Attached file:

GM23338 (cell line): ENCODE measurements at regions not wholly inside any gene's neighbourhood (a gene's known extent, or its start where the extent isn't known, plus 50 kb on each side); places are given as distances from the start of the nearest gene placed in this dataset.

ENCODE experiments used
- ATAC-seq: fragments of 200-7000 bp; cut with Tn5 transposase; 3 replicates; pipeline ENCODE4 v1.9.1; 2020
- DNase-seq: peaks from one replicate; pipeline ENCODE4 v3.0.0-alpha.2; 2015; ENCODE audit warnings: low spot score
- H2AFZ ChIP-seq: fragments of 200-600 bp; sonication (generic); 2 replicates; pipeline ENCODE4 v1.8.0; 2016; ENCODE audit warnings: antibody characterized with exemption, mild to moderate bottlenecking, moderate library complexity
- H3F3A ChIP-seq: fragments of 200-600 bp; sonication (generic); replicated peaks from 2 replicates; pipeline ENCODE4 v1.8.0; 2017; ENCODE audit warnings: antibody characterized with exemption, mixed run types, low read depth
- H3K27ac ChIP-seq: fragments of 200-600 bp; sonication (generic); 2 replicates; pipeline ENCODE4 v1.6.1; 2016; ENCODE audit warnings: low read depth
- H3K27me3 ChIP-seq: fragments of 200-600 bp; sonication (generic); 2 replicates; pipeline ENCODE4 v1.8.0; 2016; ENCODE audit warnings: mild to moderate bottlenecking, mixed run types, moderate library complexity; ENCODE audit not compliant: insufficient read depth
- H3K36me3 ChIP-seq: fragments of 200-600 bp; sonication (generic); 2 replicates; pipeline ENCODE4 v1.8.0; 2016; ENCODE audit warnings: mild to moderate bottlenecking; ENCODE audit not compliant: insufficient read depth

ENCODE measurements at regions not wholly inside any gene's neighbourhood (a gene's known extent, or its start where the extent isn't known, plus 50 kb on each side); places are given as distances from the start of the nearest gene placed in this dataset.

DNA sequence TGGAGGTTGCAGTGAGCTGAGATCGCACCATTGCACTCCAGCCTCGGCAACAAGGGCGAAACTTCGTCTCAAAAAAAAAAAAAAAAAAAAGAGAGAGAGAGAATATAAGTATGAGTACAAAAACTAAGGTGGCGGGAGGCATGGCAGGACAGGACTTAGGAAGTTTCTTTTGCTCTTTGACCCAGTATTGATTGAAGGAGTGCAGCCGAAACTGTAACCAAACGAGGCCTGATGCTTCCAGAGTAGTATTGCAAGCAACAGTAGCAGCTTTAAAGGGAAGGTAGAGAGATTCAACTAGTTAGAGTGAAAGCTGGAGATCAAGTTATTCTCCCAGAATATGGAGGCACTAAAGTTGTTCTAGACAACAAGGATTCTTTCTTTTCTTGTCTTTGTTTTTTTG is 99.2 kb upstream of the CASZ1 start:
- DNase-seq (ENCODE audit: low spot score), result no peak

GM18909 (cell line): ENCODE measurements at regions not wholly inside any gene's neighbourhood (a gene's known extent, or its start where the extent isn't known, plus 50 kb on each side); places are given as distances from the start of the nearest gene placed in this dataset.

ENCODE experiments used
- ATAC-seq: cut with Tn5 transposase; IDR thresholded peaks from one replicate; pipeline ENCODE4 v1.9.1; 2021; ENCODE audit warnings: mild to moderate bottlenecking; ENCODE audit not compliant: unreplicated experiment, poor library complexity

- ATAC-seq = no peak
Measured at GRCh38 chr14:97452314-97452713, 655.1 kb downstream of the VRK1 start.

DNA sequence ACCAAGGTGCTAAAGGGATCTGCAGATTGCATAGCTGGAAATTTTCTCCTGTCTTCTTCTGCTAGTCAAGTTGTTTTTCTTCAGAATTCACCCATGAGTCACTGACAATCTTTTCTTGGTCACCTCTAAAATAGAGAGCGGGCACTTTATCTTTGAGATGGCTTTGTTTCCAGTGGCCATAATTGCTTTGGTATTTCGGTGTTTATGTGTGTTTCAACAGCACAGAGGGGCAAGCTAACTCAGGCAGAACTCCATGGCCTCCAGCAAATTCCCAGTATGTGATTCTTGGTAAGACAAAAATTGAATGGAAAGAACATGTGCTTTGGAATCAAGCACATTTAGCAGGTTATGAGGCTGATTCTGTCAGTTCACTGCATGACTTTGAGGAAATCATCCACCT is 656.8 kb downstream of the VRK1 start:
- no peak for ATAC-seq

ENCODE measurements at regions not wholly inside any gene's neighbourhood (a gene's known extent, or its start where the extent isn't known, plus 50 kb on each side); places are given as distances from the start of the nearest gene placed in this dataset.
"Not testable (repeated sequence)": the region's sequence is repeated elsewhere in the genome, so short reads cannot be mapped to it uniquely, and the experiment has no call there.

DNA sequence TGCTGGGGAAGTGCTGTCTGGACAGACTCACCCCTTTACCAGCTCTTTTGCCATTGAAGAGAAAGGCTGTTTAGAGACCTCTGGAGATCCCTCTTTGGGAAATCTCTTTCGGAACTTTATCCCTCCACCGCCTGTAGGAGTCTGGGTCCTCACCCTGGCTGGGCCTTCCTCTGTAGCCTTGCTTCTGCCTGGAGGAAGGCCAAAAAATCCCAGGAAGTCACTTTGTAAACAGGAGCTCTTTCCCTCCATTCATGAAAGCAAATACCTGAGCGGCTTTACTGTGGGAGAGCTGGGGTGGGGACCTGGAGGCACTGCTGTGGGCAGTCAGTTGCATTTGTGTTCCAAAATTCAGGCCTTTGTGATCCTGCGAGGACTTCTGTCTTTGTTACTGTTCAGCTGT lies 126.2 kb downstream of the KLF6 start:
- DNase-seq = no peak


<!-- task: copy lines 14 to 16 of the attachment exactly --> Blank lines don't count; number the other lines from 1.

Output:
ENCODE experiments used
- ATAC-seq: cut with Tn5 transposase; IDR thresholded peaks from one replicate; pipeline ENCODE4 v1.9.1; 2021; ENCODE audit warnings: mild to moderate bottlenecking; ENCODE audit not compliant: unreplicated experiment, poor library complexity

- ATAC-seq = no peak